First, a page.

Back to the Future Fiction

I just don’t know.

This retire-from-the-daily-grind-of-earning-a-living thing and spend more time writing just isn’t working out as I envisioned.

I’m busier now than when I worked for a living. Grandkids living a few minutes away and visiting at least weekly. Volunteering at the food bank. Gardening. Photography. Helping keep up the house and at the same time staying out of the way. Reading.

Where’s all the writing time?

Actually, I AM writing, but as I learned with HOTEL CONSTELLATION, my Viet-Nam era memoir, there’s writing and doing all the other things a writer does.

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My book project filing system isn’t pretty, but it works for me.

So here’s the status update:

  • HOTEL CONSTELLATION: Notes from America’s Secret War in Laos — My college alumni association commissioned an article for its magazine, and I had a lovely chat with the young writer assigned to it. Not certain when it will be out. Will be attending a reunion of NGO Viet-Nam volunteers in the fall and am scheduled to appear on the “memoirs” panel.
  • The Mark of the Spider: A Black Orchid Chronicle — Been working on this forever and a day. My writers group assessed the ending last night and found it in need of another rewrite. I still expect to finish it in time to publish in early fall, certainly in time for the holiday book buying season. Worked the last several days on the publication plan and pitch materials; I’ll finish that this week and move back to the rewrite next week. I’ll have a lot more on this in the coming weeks.
  • Flight of the Spider: A Black Orchid Chronicle — I’ve been champing at the bit for months now to get to book two in the Black Orchid series.
  • She Asked for Green Salad — I jot notes from time to time for this family memoir, and it has its own three-ring binder (see photo above) so I must be serious about it.
  • Untitled Short Stories — I’ve got a short piece about a hospital messenger with too many corpses on his hands, but I need to work on the ending. I have another storty about an alien encounter in an elevator, but this, too, deserves a better ending.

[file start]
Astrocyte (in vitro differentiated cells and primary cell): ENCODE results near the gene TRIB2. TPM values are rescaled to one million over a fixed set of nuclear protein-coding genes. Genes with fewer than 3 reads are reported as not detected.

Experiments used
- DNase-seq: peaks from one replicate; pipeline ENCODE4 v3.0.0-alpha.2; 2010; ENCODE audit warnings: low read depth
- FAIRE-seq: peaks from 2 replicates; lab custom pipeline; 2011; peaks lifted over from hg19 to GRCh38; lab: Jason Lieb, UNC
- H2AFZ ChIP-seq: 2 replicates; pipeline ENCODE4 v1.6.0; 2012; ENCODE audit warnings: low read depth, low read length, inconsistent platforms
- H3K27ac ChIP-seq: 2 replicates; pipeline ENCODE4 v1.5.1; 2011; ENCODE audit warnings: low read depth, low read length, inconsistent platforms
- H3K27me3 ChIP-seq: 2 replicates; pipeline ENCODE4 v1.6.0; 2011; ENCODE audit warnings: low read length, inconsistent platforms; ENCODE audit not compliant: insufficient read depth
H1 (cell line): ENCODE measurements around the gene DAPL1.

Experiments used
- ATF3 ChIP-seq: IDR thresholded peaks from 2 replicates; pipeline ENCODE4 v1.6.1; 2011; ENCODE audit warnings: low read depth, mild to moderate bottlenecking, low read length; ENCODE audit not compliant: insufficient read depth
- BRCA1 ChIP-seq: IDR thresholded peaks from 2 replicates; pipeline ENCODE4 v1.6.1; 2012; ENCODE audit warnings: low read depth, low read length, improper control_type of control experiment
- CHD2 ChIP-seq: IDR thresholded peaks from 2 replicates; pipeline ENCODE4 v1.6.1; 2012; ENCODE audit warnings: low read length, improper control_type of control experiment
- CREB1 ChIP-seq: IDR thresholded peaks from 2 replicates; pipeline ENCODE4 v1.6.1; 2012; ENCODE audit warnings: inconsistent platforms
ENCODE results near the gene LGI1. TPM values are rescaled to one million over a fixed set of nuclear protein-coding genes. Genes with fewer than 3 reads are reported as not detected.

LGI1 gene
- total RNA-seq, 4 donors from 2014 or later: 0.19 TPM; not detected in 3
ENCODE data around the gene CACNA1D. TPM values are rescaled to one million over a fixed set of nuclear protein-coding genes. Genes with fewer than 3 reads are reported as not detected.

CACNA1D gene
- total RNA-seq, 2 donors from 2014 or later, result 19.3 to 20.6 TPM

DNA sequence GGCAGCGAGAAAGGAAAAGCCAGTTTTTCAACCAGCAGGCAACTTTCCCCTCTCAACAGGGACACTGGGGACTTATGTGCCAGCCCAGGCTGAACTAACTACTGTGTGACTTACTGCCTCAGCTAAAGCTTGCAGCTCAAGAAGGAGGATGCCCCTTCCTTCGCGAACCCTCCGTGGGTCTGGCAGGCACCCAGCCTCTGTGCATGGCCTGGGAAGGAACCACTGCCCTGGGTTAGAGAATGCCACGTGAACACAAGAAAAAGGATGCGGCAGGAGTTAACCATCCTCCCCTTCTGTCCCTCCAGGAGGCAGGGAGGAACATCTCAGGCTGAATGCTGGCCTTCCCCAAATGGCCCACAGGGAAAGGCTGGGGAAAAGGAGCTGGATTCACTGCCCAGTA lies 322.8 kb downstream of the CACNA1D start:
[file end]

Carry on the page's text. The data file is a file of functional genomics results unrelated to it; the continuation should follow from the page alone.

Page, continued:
And that is the end of this update. (See. I have real trouble with endings. Separation anxiety? I don’t know.)

 

 

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Self-Pub: Still Bewildered

With the publication of my Viet Nam memoir two weeks ago, I have learned a huge amount about self-publishing.

For instance, I learned how to get it formatted properly and loaded onto more than a half-dozen book sale platforms – Amazon| AppleBarnes & Noble | Kobo | ScribdSmashwords – being the most popular.

After several tries, I managed to set up sales of paperback copies on Amazon. (Granted, I don’t understand why people who ordered it on launch day got their copies in two days, while my bulk order placed five days before launch took almost two weeks to arrive.)

Now Amazon has thrown me for a loop again. Take a look at this screen shot and see if you can identify my quandary:

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Yep, there it is. Right under the paperback box. (Absolutely not legible on your smart phone.)

Three “used” copies of Hotel Constellation are for sale already. (Thank you for buying, whoever you are. Fast readers. Or non-readers. Thank you anyway.)

But wait. The used copies cost more, in one case really a LOT more, than a new copy.

As an old newspaper business editor, I confess I don’t understand these economics.

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Really, californiabooks, you expect to sell it used (but like new) for twice the cost of a new copy? (And the new copy comes with a FREE version of the ebook.)

Anyone with insights should contact this old dog, because he still wants to learn new tricks. (And if you’ve read it, please rate it on Amazon or Goodreads. Tnx.)

 

Self-Pub Aftermath 4: Marketing Works, Sometimes

After writing the book and getting it produced, the mantra for authors probably must be, “Reach out. Reach out. Reach ommmmm.”

Because of my experience with HOTEL CONSTELLATION: Notes from America’s Secret War in Laos, I am well used to rejection, or more frequently, to being ignored.

But sometimes, apparently, reaching out works, and people reach back.

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I queried the alumni folks at my alma mater, Antioch College, figuring that a story about one of their student’s year-abroad experience might be of interest. Last night, they contacted me and asked if I would be interested in talking with one of their writers. (Would I!)

To give them a leg up, I sent them links to the short QnAs I’ve done on Goodreads and Smashwords.

Lessons learned:

  • Slip a marketing message in wherever you can. (See previous paragraph.)
  • Sometimes it works. (Join the ORRRR Club. Order it. Read it. Rate it. Review it. Recommend it.)
  • Rinse and repeat.